U College of Nursing Program Aims to Help Ease Shortage of Geriatric Nurses as Utha Population Ages

U College of Nursing Program Aims to Help Ease Shortage of Geriatric Nurses as Utha Population Ages

Sep 1, 2004 6:00 PM

Utah's shortage of geriatric nurses is the worst in the country, but a new program at the University of Utah College of Nursing aims to remedy that.

The Geriatric Nursing Leadership Program (GNLP), funded with a grant of $498,772 from the Department of Health and Human Services, targets nurses with associate degrees who want to enhance their skills by specializing in geriatric care through a bachelor's degree or a certificate.

"This program addresses the dire need for qualified nurses in long-term geriatric care," said Ginny A. Pepper, Ph.D., R.N., program director and professor in the college's health system and community-based care division.

"By enhancing nurses' skills, the program will also increase their self-confidence and professional satisfaction and help keep them in the field."

Utah is ranked third in the country in severity of general nursing shortage, but first in vacancy rate in geriatric nursing, Pepper said. The problem is aggravated by the fact that people age 85 and above constitute the fastest growing segment of Utah's population.

By emphasizing leadership skills, Pepper said the GNLP hopes to develop a pool of highly qualified nurses who can become clinical experts and managers in long-term care facilities and also mentor LPNs (Licensed Practical Nurses) and CNAs (Certified Nurse's Assistants) who already work in nursing homes, hospices, and assisted living facilities, or provide home care.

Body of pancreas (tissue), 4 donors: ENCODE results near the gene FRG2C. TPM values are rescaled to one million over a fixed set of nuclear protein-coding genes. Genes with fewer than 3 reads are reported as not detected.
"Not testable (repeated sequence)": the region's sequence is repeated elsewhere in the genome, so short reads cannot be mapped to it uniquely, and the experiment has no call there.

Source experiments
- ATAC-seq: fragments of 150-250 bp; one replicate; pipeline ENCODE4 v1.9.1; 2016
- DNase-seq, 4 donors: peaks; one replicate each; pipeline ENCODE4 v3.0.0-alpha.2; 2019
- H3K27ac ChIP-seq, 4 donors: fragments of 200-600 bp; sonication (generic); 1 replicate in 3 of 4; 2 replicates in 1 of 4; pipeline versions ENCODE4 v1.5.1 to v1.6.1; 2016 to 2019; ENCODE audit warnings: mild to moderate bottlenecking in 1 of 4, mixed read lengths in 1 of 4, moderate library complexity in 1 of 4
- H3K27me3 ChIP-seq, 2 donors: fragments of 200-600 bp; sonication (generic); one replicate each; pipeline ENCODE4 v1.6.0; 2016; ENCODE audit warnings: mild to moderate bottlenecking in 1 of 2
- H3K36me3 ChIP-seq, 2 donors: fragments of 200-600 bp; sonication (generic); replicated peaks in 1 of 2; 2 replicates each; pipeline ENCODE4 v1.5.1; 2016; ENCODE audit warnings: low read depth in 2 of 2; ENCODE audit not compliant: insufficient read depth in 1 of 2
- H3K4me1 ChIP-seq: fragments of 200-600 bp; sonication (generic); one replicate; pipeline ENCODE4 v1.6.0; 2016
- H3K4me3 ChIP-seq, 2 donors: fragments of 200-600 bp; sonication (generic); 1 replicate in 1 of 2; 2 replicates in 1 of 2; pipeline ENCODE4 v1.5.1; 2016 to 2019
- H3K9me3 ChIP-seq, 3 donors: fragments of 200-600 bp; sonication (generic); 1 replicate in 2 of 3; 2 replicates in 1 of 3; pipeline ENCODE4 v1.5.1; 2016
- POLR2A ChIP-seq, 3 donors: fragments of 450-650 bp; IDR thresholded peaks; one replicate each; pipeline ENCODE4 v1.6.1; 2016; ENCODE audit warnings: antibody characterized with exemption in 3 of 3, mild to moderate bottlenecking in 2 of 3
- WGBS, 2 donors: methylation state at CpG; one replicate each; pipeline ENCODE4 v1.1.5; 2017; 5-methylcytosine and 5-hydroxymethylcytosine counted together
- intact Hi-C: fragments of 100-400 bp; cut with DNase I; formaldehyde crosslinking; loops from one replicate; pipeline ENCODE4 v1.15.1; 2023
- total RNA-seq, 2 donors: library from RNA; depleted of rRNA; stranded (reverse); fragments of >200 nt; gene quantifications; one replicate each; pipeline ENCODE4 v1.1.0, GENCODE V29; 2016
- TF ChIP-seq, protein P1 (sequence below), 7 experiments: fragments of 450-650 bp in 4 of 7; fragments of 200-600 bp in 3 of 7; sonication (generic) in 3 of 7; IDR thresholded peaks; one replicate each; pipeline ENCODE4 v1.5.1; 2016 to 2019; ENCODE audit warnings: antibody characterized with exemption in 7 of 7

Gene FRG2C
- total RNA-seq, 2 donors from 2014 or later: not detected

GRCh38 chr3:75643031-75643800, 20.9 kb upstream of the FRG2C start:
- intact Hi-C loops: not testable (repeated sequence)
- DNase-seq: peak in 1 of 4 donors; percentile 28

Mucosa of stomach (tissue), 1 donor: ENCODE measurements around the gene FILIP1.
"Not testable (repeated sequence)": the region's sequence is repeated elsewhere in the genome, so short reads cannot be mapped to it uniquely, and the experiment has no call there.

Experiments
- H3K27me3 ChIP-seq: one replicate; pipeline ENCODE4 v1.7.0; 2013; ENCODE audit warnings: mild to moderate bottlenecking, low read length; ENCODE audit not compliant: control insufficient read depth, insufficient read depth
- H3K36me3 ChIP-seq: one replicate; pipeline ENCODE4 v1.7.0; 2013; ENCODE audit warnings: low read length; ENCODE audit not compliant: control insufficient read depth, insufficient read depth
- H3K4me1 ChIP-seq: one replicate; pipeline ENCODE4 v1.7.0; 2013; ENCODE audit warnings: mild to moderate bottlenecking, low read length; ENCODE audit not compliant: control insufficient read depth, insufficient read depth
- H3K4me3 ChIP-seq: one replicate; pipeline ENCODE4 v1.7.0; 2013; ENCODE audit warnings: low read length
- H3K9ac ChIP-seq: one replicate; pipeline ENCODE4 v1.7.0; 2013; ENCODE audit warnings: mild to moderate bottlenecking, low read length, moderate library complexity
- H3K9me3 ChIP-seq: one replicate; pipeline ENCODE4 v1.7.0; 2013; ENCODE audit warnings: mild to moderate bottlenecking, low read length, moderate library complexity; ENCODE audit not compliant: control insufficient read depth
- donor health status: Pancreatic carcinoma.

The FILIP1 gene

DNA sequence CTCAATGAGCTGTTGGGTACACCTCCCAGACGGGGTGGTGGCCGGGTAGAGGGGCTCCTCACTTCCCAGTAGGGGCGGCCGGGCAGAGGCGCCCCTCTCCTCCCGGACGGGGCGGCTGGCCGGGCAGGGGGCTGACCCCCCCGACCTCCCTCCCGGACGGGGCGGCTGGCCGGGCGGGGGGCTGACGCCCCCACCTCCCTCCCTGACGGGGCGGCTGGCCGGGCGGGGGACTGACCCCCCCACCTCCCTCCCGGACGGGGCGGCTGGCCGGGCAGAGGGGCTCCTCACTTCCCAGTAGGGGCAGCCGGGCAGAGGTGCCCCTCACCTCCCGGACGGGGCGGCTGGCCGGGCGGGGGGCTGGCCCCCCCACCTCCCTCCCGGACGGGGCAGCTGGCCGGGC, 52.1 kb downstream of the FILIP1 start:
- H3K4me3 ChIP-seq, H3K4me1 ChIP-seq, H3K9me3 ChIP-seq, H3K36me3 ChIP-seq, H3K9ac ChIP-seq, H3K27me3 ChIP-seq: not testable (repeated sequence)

Pepper and Patricia Berry, Ph.D., APRN, program co-director and assistant professor in the acute and chronic care division, received the two-and-a-half-year grant last fall.

"There's a perception that geriatric nursing is not as desirable and important as other areas. But that's just not true because caring for the elderly demands more skills, and therefore it's more challenging and rewarding," said Berry.

Course work is done primarily online, but it requires two days of intensive on-campus classes. Students also participate in the Capstone Clinical Program as a final integration course.

The online component of the program is meant to attract nurses who work full-time, especially those in rural areas. "I'm a nurse and a grandmother of seven. I need flexibility," said Candace Kirsner, R.N., who's among nine students presently enrolled. For nurses interested in the program, call (801) 585-7028.

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